When I created this game, I was generating random configurations of 3 by 3 square with 3 colors. I immediately asked myself "How can I be sure that these initials configurations are solvable ?"
As a former Computer Science student, I tried to describe the game with Mathematical concepts in order to investigate on the question. The more I was digging in, the more questions were coming to my mind. What happen if I change the number of colors ? Is it still solvable if I change the size of the square ? What if I remove certain tiles of the squares ?
This is the result of my investigations, do not hesitate to comment or share if you find mistakes or if you can help me understanding the Game!
The first thing I did to prove solvability was to write a linear system which was representing the game. I assign a number to each tile of the square. See below an example with 3 by 3 square:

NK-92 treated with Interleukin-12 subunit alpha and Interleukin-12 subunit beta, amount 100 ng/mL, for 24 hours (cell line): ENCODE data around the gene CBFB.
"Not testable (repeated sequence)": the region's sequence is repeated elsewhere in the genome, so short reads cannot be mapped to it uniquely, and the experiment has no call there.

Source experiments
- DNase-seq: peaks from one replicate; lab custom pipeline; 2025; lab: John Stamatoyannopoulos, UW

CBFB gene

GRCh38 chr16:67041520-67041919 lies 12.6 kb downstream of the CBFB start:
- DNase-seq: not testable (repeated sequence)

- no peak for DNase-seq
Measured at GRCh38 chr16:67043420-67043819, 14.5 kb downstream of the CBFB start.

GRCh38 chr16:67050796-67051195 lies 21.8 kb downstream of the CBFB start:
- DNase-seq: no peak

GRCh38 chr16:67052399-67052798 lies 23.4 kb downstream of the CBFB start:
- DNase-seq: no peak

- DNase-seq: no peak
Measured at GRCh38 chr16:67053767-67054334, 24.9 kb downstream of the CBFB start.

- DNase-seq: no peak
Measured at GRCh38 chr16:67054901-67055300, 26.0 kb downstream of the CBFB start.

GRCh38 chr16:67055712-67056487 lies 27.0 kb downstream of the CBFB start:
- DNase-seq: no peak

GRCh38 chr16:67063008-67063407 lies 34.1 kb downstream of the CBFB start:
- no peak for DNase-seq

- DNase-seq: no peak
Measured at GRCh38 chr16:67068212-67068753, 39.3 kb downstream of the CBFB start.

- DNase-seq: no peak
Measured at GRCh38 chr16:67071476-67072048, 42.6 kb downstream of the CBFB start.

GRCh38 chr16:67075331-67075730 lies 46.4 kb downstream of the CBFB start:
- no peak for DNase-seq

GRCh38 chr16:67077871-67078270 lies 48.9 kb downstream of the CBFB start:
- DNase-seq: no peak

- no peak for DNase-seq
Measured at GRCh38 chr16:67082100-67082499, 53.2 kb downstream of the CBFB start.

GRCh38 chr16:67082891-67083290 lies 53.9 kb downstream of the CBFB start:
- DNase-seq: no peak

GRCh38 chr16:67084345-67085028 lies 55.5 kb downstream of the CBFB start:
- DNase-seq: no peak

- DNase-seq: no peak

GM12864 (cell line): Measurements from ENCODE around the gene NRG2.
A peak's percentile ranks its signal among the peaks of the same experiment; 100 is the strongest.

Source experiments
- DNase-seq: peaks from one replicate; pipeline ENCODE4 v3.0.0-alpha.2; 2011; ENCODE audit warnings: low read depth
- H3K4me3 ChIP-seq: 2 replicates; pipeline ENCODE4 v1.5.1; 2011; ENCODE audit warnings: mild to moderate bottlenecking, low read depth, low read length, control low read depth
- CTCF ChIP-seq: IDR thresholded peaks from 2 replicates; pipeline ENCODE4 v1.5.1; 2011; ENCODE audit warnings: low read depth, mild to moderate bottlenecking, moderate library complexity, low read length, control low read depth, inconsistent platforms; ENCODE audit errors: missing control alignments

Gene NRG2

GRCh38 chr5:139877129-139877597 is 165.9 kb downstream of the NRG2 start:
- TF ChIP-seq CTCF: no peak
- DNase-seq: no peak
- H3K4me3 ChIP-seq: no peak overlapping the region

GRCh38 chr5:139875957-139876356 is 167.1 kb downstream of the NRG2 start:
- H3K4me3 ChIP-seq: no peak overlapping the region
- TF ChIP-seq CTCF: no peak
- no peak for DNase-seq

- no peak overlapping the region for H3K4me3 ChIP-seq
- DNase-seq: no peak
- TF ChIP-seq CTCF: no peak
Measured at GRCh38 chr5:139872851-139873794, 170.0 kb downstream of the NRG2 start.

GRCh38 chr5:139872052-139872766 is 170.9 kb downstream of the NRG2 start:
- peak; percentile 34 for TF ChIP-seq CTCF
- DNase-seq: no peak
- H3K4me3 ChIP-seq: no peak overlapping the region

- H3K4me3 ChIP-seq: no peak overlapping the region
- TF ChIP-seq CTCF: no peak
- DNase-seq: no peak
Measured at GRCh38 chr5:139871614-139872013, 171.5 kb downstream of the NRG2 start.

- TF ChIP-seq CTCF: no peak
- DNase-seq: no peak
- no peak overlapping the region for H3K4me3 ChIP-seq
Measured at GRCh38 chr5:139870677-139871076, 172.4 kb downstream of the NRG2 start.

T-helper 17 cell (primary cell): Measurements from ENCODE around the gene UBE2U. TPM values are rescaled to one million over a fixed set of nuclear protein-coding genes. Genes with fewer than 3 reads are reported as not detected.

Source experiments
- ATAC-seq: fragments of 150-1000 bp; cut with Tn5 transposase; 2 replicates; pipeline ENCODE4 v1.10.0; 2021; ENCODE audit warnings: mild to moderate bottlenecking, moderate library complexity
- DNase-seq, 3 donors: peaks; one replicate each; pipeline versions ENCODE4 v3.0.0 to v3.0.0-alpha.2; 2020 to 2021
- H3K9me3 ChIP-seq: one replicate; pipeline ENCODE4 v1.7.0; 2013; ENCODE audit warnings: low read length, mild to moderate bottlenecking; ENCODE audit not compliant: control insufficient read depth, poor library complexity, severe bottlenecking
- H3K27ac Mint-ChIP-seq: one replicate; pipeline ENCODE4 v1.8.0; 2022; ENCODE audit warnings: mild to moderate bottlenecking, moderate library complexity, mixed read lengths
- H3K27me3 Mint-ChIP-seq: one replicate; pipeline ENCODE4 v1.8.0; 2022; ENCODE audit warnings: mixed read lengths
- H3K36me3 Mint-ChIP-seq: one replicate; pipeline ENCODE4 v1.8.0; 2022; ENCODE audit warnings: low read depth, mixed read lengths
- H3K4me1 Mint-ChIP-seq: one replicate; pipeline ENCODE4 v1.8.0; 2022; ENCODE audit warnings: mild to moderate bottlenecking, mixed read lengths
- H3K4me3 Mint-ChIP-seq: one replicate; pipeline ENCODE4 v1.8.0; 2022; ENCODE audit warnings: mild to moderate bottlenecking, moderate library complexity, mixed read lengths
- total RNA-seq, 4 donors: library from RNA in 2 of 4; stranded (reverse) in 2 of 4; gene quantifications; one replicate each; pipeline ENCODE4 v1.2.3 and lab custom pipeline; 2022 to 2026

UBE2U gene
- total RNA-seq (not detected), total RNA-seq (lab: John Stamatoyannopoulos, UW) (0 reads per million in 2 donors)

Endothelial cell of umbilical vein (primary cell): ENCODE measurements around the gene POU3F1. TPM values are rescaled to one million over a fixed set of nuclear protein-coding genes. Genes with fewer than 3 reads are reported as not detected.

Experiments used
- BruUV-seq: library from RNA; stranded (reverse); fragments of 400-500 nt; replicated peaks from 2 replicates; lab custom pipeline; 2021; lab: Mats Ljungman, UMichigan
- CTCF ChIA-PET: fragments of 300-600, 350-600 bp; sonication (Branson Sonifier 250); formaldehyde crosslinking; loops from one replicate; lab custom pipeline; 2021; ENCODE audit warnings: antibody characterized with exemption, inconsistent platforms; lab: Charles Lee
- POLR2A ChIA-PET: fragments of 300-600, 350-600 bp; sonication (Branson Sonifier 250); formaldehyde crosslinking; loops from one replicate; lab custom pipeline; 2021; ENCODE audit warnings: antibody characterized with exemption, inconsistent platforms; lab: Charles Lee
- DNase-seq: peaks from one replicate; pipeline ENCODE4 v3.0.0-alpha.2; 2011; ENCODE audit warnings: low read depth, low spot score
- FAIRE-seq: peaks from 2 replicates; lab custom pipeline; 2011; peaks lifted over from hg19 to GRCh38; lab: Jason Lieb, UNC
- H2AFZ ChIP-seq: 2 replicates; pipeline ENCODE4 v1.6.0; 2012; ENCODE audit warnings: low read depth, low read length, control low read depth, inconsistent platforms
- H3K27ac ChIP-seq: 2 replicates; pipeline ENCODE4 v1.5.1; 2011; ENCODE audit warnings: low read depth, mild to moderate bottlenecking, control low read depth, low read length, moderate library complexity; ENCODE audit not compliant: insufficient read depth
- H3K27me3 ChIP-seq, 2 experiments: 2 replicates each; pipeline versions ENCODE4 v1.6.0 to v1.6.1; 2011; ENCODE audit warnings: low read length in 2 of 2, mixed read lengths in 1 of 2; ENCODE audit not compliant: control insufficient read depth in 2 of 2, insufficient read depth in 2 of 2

We know that the game must be solve by clicking on specific tiles, let's call the number of times we need to click on the tile number . We are then looking to find the vector:
We remark that if we click on the same tile 3 times, then the game goes back to the previous configuration and nothing as changed. This means that all are between 0 and 2 included. Clicking 3 times on a tile is the same as not clicking on it.
This is because we have 3 colors, if we had n colors, then we would need to click n times on a tile to go back to the initial configuration.
Assuming we want to turn all tiles in red and starting with the initial configuration above, we have the following linear system:
Which can be described with matrices like this:
From this equation we can say that if the matrix A is inversible in the all initial configurations B are solvable!
We can use the same process for an arbitrary length of the square and any number of colors . Where is prime. Because when is prime, is a field.
This is part is to be continued, I have created a repository with python code implementing the Gaussian elimination for 3, 5 and 7 colors. You can find it herePlay